Anyone? And Everyone!

Before we talk about what the kingdom means for people in specific life situations, we need to talk about what the kingdom means for all people.

We read in the great commission that Jesus’ last command was that his disciples “go and make disciples of all nations.” Even with such a clear command, because of the division in their world, the first disciples only focused on making disciples of Jewish people. The division between Jew and Gentile was not primarily racial but cultural and theological. Slowly, and through the acts of God (as recorded in the Acts of the Apostles), Christianity became a faith of all nations.

Unfortunately, through the centuries the Church has been slow to follow the “all nations” part of the great commission and sometimes even actively promoted division in the world. In our world today, sins causing division take many forms and they can seep into the church. Sins like sexism, racism, bigotry, and discrimination have no place among God’s people. Dr. Martin Luther King Jr. famously observed that “Sunday is the most segregated day of the week.” Unfortunately, over 50 years later this is still very true.

“For in Christ Jesus you are all sons of God, through faith. For as many of you as were baptized into Christ have put on Christ. There is neither Jew nor Greek, there is neither slave nor free, there is no male and female, for you are all one in Christ Jesus.” – Galatians 3:26-28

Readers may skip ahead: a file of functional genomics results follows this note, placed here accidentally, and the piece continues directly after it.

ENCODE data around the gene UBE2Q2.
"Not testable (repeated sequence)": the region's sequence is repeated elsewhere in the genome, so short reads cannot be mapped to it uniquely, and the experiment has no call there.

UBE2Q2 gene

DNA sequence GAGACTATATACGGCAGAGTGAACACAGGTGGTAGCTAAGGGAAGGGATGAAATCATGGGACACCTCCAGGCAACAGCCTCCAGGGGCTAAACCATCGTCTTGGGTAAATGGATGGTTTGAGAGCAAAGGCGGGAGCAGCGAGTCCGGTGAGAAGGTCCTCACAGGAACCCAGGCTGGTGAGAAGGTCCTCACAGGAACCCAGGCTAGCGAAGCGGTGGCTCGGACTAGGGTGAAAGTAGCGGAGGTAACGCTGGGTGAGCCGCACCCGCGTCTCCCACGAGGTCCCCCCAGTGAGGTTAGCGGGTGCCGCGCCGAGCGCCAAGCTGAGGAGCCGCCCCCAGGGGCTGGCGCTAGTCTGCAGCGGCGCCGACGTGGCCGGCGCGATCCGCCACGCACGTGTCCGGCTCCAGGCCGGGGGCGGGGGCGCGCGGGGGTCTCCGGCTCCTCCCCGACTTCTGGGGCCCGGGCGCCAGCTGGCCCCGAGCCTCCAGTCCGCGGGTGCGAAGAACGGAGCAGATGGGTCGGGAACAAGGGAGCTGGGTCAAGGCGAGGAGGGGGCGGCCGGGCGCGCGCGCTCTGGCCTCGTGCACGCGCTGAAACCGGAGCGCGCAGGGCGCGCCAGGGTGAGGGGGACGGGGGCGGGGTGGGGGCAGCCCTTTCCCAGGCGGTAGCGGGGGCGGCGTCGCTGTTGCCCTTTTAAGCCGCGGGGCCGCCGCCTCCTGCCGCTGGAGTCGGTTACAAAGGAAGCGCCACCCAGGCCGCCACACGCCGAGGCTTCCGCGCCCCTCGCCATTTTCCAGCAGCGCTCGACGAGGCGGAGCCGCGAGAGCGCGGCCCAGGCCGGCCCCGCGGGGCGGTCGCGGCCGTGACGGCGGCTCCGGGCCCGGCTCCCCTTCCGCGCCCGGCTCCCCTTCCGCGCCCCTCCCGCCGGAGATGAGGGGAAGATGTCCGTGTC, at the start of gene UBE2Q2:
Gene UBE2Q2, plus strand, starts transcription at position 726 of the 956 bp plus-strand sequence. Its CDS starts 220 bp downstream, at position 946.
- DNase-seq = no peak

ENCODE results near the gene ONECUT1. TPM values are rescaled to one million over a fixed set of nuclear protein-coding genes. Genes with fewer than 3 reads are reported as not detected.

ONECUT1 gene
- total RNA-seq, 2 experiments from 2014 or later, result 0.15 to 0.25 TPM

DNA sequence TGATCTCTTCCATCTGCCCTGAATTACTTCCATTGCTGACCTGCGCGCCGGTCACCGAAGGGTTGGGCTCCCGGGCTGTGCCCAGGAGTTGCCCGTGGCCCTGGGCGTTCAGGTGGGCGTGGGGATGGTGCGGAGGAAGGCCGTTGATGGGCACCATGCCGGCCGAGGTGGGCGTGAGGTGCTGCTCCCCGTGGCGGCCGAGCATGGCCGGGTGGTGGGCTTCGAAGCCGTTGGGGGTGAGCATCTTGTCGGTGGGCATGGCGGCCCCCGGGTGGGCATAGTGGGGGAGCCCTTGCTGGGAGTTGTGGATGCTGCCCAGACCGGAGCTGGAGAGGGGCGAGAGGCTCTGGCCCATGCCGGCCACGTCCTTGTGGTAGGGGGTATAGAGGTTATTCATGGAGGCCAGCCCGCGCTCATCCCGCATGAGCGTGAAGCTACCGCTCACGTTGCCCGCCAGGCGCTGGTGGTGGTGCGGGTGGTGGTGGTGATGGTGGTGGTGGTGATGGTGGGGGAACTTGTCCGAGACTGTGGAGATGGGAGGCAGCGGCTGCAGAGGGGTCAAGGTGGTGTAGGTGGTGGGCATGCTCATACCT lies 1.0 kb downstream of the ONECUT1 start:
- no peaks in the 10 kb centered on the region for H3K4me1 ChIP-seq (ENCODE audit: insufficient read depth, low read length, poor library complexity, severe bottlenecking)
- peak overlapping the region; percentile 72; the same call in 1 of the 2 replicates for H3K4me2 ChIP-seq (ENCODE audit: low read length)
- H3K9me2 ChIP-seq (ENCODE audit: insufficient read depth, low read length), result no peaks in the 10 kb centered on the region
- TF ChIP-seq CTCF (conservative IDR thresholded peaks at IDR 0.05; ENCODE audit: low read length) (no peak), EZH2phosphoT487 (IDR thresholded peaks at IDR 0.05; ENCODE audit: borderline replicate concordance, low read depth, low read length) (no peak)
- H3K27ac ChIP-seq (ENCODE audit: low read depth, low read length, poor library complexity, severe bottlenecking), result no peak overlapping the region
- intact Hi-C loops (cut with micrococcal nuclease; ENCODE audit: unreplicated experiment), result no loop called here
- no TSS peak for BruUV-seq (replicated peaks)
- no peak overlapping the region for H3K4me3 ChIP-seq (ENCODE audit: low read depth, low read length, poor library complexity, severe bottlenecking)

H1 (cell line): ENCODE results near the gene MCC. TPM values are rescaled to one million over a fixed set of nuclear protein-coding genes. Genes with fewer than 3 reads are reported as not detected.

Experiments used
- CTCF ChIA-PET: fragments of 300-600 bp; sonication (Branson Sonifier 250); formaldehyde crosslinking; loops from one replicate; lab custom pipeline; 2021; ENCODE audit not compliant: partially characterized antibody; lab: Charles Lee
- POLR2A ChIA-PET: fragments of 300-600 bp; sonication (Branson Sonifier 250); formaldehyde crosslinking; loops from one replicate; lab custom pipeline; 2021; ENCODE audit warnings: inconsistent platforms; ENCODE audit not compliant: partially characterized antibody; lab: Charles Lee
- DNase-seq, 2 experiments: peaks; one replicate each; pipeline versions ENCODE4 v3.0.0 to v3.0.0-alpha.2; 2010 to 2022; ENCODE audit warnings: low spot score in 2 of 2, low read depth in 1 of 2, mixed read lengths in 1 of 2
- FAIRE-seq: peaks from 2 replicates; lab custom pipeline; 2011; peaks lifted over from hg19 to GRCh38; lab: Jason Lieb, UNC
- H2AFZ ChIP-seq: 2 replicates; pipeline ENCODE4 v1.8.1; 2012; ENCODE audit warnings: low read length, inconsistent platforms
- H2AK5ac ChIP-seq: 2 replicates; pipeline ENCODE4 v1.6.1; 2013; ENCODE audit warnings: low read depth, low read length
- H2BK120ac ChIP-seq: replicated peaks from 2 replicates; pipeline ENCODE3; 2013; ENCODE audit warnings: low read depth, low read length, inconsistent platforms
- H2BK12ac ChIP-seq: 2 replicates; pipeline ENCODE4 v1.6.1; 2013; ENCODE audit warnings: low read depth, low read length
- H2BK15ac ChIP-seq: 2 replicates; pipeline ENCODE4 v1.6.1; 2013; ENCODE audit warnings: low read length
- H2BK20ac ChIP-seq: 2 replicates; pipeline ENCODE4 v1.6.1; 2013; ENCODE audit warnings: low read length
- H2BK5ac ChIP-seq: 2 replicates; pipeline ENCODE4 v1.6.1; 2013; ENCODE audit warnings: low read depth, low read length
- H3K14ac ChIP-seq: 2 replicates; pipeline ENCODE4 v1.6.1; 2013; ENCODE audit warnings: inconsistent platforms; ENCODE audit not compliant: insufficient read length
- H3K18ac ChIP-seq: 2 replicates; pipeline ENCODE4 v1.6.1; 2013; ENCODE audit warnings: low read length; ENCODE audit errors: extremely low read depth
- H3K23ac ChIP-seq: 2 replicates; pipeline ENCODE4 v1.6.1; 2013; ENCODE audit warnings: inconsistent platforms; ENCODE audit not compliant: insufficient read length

Paul lays out the dividing lines of his day and proclaims that putting on Christ in baptism unites us all in faith to become the family of God. This is a powerful truth but it is not easily enacted. Here are some insights to help the church family be a true family for all:

  • “If one member suffers, we all suffer together” (1 Corinthians 12:26) Every individual person has their own story and each story is filled with difficult experiences that we will never fully understand. People who come from different racial and ethnic groups than you have experiences that are not erased by the waters of baptism. Racism doesn’t go away because we want it to. It goes away when people from all backgrounds feel valued and heard and are willing to put the kingdom of God over their own culture.
  • “Let every person be quick to hear, slow to speak, slow to anger.” (James 1:19) Christians should be the best listeners in the world but instead we are often quick to judge or share our opinion. If we are going to help everyone feel loved we must practice empathy. We must listen without judgment and put ourselves in the shoes of the other person. When we do speak we should be so careful. When we listen we should listen with grace.
  • “Do nothing from selfish ambition or conceit, but in humility count others more significant than yourselves. Let each of you look not only to his own interests, but also to the interests of others.” (Philippians 2:3-4) We all have our interests and even passions. We have ideals, politics, heritage, culture and experience that shape how we see the world. The kingdom life is a life that puts all of those things in a place far below unity and love for our brothers and sisters in the church. We strive to see the world through the eyes of Jesus first and what we hope to see is a church of disciples of all nations that can change the world!

Ask your bible study partner if you have more questions regarding diversity, equity and inclusion in the church.

Now that we’ve addressed this vital aspect of church wide culture, we can zoom in on the practical applications of the kingdom life for individuals.